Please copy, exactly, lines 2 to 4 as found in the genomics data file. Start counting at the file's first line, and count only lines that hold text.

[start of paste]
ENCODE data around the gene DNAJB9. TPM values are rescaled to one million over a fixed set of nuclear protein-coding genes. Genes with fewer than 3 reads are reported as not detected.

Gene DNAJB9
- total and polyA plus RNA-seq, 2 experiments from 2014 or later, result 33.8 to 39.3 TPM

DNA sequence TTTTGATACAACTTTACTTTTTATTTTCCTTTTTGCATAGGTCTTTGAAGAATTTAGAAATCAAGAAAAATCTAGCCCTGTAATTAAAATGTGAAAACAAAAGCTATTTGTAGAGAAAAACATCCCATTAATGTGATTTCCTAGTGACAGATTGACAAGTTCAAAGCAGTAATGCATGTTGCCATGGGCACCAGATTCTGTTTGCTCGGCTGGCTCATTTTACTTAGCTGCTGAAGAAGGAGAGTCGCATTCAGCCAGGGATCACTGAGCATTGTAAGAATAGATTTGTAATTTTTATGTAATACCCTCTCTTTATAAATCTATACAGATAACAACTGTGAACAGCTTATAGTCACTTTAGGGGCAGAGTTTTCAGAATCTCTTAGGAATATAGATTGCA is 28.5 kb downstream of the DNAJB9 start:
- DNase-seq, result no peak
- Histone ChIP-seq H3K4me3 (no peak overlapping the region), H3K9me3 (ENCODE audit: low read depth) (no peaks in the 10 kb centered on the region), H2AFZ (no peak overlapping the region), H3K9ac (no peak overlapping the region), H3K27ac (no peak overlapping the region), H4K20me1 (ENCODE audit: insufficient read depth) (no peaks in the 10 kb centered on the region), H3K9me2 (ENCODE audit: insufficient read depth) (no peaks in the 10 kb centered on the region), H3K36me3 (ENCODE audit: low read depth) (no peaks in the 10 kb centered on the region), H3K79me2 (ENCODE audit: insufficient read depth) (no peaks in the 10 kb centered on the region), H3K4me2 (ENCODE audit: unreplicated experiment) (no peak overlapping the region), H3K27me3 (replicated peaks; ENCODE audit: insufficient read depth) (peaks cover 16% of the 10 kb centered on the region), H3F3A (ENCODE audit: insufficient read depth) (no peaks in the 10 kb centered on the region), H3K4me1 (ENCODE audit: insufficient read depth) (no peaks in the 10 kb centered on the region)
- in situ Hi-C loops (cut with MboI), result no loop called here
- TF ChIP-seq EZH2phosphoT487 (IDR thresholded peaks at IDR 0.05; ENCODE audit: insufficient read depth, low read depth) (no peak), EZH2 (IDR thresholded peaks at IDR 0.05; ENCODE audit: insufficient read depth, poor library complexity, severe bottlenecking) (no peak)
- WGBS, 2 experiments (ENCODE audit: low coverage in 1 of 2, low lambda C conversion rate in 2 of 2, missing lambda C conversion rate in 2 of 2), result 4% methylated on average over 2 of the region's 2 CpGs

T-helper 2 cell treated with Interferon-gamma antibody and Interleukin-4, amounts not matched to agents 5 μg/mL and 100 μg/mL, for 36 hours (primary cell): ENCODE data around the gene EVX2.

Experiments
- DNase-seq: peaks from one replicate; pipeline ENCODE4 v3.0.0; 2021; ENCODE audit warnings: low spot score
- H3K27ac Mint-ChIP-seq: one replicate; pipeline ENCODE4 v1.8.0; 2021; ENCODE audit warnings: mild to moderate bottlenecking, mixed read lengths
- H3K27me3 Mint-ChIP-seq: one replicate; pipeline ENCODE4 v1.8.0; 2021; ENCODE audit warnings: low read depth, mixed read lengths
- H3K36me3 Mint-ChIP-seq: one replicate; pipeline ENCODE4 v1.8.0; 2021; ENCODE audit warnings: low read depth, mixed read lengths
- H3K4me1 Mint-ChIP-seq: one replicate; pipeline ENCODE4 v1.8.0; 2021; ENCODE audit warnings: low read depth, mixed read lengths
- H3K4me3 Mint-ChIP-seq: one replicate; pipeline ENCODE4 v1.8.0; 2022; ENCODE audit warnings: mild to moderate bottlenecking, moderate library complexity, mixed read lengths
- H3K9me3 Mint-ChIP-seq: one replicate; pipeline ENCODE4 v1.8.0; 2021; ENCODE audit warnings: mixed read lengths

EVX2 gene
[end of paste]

Gene DNAJB9
- total and polyA plus RNA-seq, 2 experiments from 2014 or later, result 33.8 to 39.3 TPM

DNA sequence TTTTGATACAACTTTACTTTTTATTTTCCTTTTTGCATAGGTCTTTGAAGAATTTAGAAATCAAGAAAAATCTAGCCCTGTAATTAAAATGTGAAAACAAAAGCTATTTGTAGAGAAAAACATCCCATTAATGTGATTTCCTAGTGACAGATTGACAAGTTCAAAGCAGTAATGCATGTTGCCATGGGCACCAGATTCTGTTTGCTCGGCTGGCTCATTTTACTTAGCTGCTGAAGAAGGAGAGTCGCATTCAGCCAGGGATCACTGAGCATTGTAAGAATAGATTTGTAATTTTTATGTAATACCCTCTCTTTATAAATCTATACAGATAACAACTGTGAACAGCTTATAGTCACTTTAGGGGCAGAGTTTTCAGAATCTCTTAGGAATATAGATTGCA is 28.5 kb downstream of the DNAJB9 start: